death-bringer – Mary Drover

The fire burns still.

Morana listened to her mother whisper these words over and over again into the dead of night, a quiet lullaby to her sleeping children.  The cold nipped at her heels as she left them to tend the fire, and Morana huddled deeper under her furs, watching her go with wide, bright eyes.

When she was beginning to find her place among the women of her tribe, Morana was finally allowed to stay up and watch the fire with her mother.  Her first few nights, she sat a silent vigil with her mother only to wake in her bed the next morning.  She tried every trick the older girls in the village teased her with in order to stay alert through the night until she finally gave up, amounting their words to nothing but lies.  They laughed behind their hands at her, with their unsullied furs and perfect braids, until Morana turned her wild face upon the girls and snarled at them with her sharp teeth.  They always fell quiet, frightened, until she had passed by.

And then, nearly a year since she had begun sitting by her mother, tending the fire, Morana discovered her mother sipping from a blue lemon.  After she had been put to bed and her mother gone from their hut, Morana crept into the kitchen and dug through their stores until she found another.  She bit into it hungrily, without preamble, and nearly choked.

Knelt on the floor, gasping for air, Morana watched as blue lemon juices dripped between her fingers and fell with great, thunderous noises to the floor.  She hastily shoved the lemon in her mouth to mask the noise and looked to the door for her mother.

Instead, she saw a man on fire.

The blue lemon rolled from her mouth to the floor, and Morana let out a shattering breath, her lips stained blue as she sagged to the side, watching as the man extended his arm, and then his fingers, palm up and waiting.  Morana shook her head desperately, but the sudden motion sent her tumbling over, and her head bounced off of the floor as she wept cold tears.

Charon.

She heard her mother’s voice, her last, lingering words, whispering carefully through the small hut.  Morana had always revered her mother, imagined her as a witch of great and terrible power, and perhaps that was why the other girls feared her.  To mock the daughter of the tribe’s witch was tantamount to leaving a coin under your tongue in the middle of the night.  The boatman was sure to come looking.

And yet, for all the strength and prominence she had always seen in her mother, Morana had never listened properly to her lullaby, had never heeded her warning.

My fire burns still.

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2 thoughts on “death-bringer – Mary Drover

  1. Things that ARE Working:

    – The Length. I know you were worried that this story was too short, but I think it’s wonderful just the way that it is. Even though it’s short, every single sentence is doing SO much work, and it does feel like a complete piece. I definitely felt satisfied at the ending, and not left feeling like this was just a chunk pulled from a bigger work.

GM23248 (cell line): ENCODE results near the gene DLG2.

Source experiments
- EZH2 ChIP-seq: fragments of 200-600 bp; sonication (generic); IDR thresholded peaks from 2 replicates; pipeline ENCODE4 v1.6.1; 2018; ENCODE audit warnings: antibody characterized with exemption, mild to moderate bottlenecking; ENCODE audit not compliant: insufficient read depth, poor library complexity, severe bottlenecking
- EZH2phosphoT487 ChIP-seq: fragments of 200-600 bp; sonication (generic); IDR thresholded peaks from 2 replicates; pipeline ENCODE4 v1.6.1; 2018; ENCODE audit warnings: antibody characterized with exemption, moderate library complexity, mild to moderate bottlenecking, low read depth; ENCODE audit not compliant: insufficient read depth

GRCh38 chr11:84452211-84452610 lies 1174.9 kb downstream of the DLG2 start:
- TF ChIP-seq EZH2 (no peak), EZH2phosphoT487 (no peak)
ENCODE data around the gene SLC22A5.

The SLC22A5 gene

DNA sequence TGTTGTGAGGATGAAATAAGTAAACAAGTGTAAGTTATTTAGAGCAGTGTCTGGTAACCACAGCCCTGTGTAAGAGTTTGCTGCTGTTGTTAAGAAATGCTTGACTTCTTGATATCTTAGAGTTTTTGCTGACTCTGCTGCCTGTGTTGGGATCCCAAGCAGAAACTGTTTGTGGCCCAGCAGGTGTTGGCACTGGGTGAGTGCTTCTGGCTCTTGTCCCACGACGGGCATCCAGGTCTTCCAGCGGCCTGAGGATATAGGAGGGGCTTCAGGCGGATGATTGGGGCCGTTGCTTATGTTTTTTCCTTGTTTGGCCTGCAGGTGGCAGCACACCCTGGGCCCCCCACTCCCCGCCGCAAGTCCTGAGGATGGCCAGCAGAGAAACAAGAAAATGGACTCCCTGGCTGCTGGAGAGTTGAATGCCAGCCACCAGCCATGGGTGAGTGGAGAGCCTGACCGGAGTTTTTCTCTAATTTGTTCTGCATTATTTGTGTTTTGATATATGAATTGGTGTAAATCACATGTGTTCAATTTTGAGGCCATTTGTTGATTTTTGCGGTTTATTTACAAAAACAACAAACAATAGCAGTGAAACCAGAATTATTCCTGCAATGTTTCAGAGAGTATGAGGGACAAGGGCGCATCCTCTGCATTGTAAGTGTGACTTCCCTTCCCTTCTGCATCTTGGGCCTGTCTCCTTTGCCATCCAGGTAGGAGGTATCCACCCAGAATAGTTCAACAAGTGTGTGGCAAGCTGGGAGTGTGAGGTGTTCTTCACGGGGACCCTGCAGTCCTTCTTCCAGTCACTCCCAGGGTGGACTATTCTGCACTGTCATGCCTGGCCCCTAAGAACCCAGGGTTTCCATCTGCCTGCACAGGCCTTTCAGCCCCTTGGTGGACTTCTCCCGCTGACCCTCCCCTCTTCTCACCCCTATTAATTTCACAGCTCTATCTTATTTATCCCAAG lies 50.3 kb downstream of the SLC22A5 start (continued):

– Detail. The little details in this piece are spot on. Without saying much, the reader can easily imagine this taking place in a frozen northern country. Yes, it could just be winter, but the fact that staying up to watch the fire is a right of passage indicates that it’s cold for most of the year, if not all year round. The name “Morana” is gorgeous, and points to a European setting rather than a Siberian or North American setting. Morana’s insecurity, her mother’s distance, all of it is really subtly done.

    – Background. This piece definitely leaves the reader with a lot of questions, but in a good way. The fact that Morana’s mother isn’t guiding her or helping her makes me wonder about the quality of her relationship with her mother. It also makes me wonder about the mother’s history, since she’s such a powerful witch. Was she was once extremely powerful, and then something happened, and now she and her daughter are poor and distanced from the rest of the tribe?

    – The Ending. There is so much emotion packed into just a few paragraphs, you’re almost breathless when you’re finishing reading. It doesn’t feel rushed or over done, either. There’s just the right amount of tension, mystery, and suspense.

    Things that are NOT Working:
    Since this is such a short and well-written piece, I really only had line edits, so I’ll put a few of them here.

    – 2nd Paragraph. “The cold nipped at her heels as she left them to tend the fire, and Morana huddled deeper under her furs, watching her go with wide, bright eyes.” We understand who each “her” is in the sentence, but I don’t think it would hurt to say “watching her mother go,” just to maintain clarity, and maybe give the mother a little more of a physical presence in the story.

    – 3rd paragraph. “When she was beginning to find her place among the women of the tribe, Morana was finally allowed to stay up and watch the fire with her mother.” A more precise time marker than “when” is needed here, I think. We understand that this is a rite of passage, but even something like “now that she was…” or “the year that she began…”, etc. would give us a firmer grasp of the timeline.

    -4th paragraph. “She bit into it hungrily, without preamble, and nearly chocked.” You don’t need the “without preamble.” Just take it right out. It’s a much better sentence without it.

    – 5th paragraph. “She hastily shoved the lemon in her mouth to mask the noise and looked to the door for her mother.” The whole entire lemon? How big is this lemon?

    Like

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